2011 Trafficking in Persons Report - Sierra Leone
|Publisher||United States Department of State|
|Publication Date||27 June 2011|
|Cite as||United States Department of State, 2011 Trafficking in Persons Report - Sierra Leone, 27 June 2011, available at: http://www.refworld.org/docid/4e12ee4d7.html [accessed 9 October 2015]|
|Disclaimer||This is not a UNHCR publication. UNHCR is not responsible for, nor does it necessarily endorse, its content. Any views expressed are solely those of the author or publisher and do not necessarily reflect those of UNHCR, the United Nations or its Member States.|
Sierra Leone (Tier 2)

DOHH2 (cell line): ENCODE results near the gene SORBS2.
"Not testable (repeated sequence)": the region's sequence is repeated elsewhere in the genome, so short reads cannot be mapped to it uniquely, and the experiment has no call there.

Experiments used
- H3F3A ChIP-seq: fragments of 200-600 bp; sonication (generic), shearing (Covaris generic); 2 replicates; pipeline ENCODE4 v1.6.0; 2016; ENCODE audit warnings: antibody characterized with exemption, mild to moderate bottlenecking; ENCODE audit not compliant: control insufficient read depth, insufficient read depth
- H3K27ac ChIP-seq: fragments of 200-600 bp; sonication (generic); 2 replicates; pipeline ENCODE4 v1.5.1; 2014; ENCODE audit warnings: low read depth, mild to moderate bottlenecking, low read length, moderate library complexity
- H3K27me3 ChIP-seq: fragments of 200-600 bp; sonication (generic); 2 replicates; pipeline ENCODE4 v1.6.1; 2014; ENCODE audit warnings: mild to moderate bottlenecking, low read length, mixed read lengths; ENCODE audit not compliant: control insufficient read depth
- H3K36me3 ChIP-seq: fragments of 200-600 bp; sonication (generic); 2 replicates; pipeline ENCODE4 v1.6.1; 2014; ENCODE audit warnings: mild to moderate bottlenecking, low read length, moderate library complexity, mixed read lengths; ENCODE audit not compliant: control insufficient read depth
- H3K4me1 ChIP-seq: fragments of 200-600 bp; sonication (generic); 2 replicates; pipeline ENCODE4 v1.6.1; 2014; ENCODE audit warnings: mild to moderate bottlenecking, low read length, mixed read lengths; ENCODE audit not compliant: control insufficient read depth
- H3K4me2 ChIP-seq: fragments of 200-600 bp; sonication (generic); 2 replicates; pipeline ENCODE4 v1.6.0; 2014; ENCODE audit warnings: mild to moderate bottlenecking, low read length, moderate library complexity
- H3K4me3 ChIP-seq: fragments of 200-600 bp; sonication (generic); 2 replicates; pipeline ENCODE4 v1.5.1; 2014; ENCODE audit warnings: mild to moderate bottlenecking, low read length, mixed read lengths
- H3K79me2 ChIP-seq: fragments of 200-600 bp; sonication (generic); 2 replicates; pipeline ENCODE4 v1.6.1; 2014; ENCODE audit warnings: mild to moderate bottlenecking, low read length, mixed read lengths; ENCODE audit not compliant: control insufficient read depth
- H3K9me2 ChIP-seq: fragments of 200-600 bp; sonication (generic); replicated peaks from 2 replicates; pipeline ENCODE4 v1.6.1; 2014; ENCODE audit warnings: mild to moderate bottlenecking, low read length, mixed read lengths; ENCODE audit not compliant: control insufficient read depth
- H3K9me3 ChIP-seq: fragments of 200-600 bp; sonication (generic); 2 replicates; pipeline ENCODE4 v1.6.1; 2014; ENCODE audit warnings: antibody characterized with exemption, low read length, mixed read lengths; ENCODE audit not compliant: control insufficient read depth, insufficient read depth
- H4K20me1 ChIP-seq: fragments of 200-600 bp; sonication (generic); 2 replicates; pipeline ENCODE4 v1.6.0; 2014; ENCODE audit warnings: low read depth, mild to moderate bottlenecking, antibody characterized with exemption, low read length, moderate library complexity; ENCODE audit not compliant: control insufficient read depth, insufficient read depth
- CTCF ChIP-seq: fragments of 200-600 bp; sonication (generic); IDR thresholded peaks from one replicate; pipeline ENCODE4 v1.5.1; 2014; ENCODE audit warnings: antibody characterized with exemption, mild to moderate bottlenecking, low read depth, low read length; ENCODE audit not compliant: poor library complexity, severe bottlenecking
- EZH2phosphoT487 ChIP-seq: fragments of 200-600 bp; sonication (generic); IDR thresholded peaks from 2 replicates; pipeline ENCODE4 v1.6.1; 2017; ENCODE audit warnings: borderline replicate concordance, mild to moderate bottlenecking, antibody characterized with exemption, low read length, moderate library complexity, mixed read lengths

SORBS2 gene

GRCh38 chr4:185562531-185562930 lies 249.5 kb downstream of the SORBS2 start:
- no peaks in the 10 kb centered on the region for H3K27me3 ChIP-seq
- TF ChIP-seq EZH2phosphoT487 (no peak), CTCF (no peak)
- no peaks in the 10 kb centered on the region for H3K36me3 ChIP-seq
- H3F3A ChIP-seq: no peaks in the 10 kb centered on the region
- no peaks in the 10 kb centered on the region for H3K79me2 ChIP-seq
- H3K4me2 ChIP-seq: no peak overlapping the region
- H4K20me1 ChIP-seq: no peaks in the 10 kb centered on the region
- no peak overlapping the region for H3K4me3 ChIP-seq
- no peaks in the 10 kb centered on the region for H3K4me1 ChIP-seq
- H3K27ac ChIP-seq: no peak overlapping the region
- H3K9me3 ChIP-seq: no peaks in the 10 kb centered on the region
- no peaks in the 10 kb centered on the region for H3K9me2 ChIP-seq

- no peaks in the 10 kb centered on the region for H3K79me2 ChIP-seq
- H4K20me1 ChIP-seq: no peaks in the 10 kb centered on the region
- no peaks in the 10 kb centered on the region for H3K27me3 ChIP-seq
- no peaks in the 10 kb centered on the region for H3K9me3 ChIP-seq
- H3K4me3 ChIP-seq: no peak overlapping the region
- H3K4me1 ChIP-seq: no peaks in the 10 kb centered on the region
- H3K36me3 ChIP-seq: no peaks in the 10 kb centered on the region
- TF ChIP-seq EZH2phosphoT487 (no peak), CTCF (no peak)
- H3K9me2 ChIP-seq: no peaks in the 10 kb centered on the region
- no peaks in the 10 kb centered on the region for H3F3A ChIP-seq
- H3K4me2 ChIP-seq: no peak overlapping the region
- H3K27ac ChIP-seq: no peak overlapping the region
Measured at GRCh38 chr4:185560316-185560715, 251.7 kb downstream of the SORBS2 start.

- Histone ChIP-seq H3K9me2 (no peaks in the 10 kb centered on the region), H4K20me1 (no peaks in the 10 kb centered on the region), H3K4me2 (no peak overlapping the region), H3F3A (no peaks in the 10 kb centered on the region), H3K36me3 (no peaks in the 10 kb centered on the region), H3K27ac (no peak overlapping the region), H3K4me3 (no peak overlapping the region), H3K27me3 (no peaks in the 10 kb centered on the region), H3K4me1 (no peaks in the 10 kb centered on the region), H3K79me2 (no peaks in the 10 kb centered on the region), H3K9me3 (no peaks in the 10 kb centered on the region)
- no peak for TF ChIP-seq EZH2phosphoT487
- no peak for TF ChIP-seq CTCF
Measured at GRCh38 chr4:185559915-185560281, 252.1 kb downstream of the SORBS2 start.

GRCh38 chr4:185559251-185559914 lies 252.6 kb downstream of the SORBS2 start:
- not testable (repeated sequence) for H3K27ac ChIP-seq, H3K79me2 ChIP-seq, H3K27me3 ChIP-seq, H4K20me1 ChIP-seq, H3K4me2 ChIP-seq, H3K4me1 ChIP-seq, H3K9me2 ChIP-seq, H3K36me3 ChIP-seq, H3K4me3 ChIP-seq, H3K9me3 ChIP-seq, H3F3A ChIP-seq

Sierra Leone is a source, transit, and destination country for children and women subjected to forced labor and sex trafficking. Victims originate largely from rural provinces and refugee communities within the country, and are recruited to urban and mining centers for the purposes of exploitation in prostitution, domestic servitude, and forced service or labor in petty trading, portering, rock-breaking, street crime, and begging. Trafficking victims may also be found in the fishing and agricultural sectors or are subjected to forced prostitution or forced labor through customary practices such as forced and arranged marriages. Sierra Leoneans voluntarily migrate to other West African countries, including Mauritania and Guinea, the Middle East, and Europe, where they are subsequently subjected to forced labor and forced prostitution. Sierra Leone may also be a destination country for children trafficked from Nigeria, and possibly from Liberia and Guinea, for forced begging, forced labor, and prostitution.